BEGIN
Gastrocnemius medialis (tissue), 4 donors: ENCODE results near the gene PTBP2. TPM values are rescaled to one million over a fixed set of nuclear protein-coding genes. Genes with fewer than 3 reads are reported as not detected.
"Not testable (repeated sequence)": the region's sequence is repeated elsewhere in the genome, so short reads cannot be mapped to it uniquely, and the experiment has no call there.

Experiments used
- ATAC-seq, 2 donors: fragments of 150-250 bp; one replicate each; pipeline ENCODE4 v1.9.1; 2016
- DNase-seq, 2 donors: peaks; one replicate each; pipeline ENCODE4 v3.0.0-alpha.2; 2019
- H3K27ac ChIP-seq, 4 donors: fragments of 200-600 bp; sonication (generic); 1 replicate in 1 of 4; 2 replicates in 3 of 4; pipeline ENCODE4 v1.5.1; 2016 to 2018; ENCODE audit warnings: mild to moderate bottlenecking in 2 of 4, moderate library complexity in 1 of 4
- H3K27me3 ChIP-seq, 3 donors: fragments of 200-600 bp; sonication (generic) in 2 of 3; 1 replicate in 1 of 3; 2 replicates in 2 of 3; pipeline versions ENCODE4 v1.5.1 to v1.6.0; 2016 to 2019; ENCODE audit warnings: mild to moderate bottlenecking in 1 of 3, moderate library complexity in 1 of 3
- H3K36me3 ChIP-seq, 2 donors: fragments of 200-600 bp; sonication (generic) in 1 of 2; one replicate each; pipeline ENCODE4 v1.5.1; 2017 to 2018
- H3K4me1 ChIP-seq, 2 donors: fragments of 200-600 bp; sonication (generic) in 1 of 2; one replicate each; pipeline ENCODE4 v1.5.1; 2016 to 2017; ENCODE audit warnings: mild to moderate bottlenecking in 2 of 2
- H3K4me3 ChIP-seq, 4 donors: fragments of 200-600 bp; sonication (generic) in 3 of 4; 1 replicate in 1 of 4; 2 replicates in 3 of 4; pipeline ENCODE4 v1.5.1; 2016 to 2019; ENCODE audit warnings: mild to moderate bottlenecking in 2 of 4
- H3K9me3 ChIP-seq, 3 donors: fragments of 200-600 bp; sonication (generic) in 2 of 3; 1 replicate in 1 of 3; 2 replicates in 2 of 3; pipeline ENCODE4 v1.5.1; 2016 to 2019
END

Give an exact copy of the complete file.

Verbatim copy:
Gastrocnemius medialis (tissue), 4 donors: ENCODE results near the gene PTBP2. TPM values are rescaled to one million over a fixed set of nuclear protein-coding genes. Genes with fewer than 3 reads are reported as not detected.
"Not testable (repeated sequence)": the region's sequence is repeated elsewhere in the genome, so short reads cannot be mapped to it uniquely, and the experiment has no call there.

Experiments used
- ATAC-seq, 2 donors: fragments of 150-250 bp; one replicate each; pipeline ENCODE4 v1.9.1; 2016
- DNase-seq, 2 donors: peaks; one replicate each; pipeline ENCODE4 v3.0.0-alpha.2; 2019
- H3K27ac ChIP-seq, 4 donors: fragments of 200-600 bp; sonication (generic); 1 replicate in 1 of 4; 2 replicates in 3 of 4; pipeline ENCODE4 v1.5.1; 2016 to 2018; ENCODE audit warnings: mild to moderate bottlenecking in 2 of 4, moderate library complexity in 1 of 4
- H3K27me3 ChIP-seq, 3 donors: fragments of 200-600 bp; sonication (generic) in 2 of 3; 1 replicate in 1 of 3; 2 replicates in 2 of 3; pipeline versions ENCODE4 v1.5.1 to v1.6.0; 2016 to 2019; ENCODE audit warnings: mild to moderate bottlenecking in 1 of 3, moderate library complexity in 1 of 3
- H3K36me3 ChIP-seq, 2 donors: fragments of 200-600 bp; sonication (generic) in 1 of 2; one replicate each; pipeline ENCODE4 v1.5.1; 2017 to 2018
- H3K4me1 ChIP-seq, 2 donors: fragments of 200-600 bp; sonication (generic) in 1 of 2; one replicate each; pipeline ENCODE4 v1.5.1; 2016 to 2017; ENCODE audit warnings: mild to moderate bottlenecking in 2 of 2
- H3K4me3 ChIP-seq, 4 donors: fragments of 200-600 bp; sonication (generic) in 3 of 4; 1 replicate in 1 of 4; 2 replicates in 3 of 4; pipeline ENCODE4 v1.5.1; 2016 to 2019; ENCODE audit warnings: mild to moderate bottlenecking in 2 of 4
- H3K9me3 ChIP-seq, 3 donors: fragments of 200-600 bp; sonication (generic) in 2 of 3; 1 replicate in 1 of 3; 2 replicates in 2 of 3; pipeline ENCODE4 v1.5.1; 2016 to 2019